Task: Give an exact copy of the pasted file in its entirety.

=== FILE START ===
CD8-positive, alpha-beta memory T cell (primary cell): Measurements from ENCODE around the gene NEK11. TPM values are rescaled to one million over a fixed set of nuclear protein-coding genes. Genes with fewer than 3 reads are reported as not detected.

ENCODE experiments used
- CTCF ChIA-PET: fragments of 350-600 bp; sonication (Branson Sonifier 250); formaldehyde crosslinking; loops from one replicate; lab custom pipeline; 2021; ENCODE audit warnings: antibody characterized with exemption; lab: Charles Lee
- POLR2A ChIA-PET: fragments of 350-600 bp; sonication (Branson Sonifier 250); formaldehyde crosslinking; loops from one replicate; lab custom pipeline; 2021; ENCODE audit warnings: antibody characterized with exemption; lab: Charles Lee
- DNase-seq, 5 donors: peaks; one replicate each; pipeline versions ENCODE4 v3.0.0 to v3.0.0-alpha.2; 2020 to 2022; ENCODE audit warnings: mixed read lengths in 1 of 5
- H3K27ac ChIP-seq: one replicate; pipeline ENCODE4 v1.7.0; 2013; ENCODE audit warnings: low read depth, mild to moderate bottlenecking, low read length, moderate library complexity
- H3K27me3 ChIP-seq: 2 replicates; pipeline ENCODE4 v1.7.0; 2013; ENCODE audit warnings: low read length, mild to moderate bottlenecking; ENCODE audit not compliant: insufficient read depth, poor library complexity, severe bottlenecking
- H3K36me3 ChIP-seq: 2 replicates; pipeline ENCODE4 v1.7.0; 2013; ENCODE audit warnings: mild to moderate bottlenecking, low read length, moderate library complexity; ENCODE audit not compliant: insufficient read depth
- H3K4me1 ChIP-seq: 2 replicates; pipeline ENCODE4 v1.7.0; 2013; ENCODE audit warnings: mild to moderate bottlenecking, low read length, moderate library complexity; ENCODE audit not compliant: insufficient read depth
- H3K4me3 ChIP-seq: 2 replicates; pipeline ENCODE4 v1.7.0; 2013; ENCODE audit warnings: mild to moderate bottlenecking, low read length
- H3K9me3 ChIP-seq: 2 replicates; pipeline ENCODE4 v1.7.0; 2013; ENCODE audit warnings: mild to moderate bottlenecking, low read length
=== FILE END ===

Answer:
CD8-positive, alpha-beta memory T cell (primary cell): Measurements from ENCODE around the gene NEK11. TPM values are rescaled to one million over a fixed set of nuclear protein-coding genes. Genes with fewer than 3 reads are reported as not detected.

ENCODE experiments used
- CTCF ChIA-PET: fragments of 350-600 bp; sonication (Branson Sonifier 250); formaldehyde crosslinking; loops from one replicate; lab custom pipeline; 2021; ENCODE audit warnings: antibody characterized with exemption; lab: Charles Lee
- POLR2A ChIA-PET: fragments of 350-600 bp; sonication (Branson Sonifier 250); formaldehyde crosslinking; loops from one replicate; lab custom pipeline; 2021; ENCODE audit warnings: antibody characterized with exemption; lab: Charles Lee
- DNase-seq, 5 donors: peaks; one replicate each; pipeline versions ENCODE4 v3.0.0 to v3.0.0-alpha.2; 2020 to 2022; ENCODE audit warnings: mixed read lengths in 1 of 5
- H3K27ac ChIP-seq: one replicate; pipeline ENCODE4 v1.7.0; 2013; ENCODE audit warnings: low read depth, mild to moderate bottlenecking, low read length, moderate library complexity
- H3K27me3 ChIP-seq: 2 replicates; pipeline ENCODE4 v1.7.0; 2013; ENCODE audit warnings: low read length, mild to moderate bottlenecking; ENCODE audit not compliant: insufficient read depth, poor library complexity, severe bottlenecking
- H3K36me3 ChIP-seq: 2 replicates; pipeline ENCODE4 v1.7.0; 2013; ENCODE audit warnings: mild to moderate bottlenecking, low read length, moderate library complexity; ENCODE audit not compliant: insufficient read depth
- H3K4me1 ChIP-seq: 2 replicates; pipeline ENCODE4 v1.7.0; 2013; ENCODE audit warnings: mild to moderate bottlenecking, low read length, moderate library complexity; ENCODE audit not compliant: insufficient read depth
- H3K4me3 ChIP-seq: 2 replicates; pipeline ENCODE4 v1.7.0; 2013; ENCODE audit warnings: mild to moderate bottlenecking, low read length
- H3K9me3 ChIP-seq: 2 replicates; pipeline ENCODE4 v1.7.0; 2013; ENCODE audit warnings: mild to moderate bottlenecking, low read length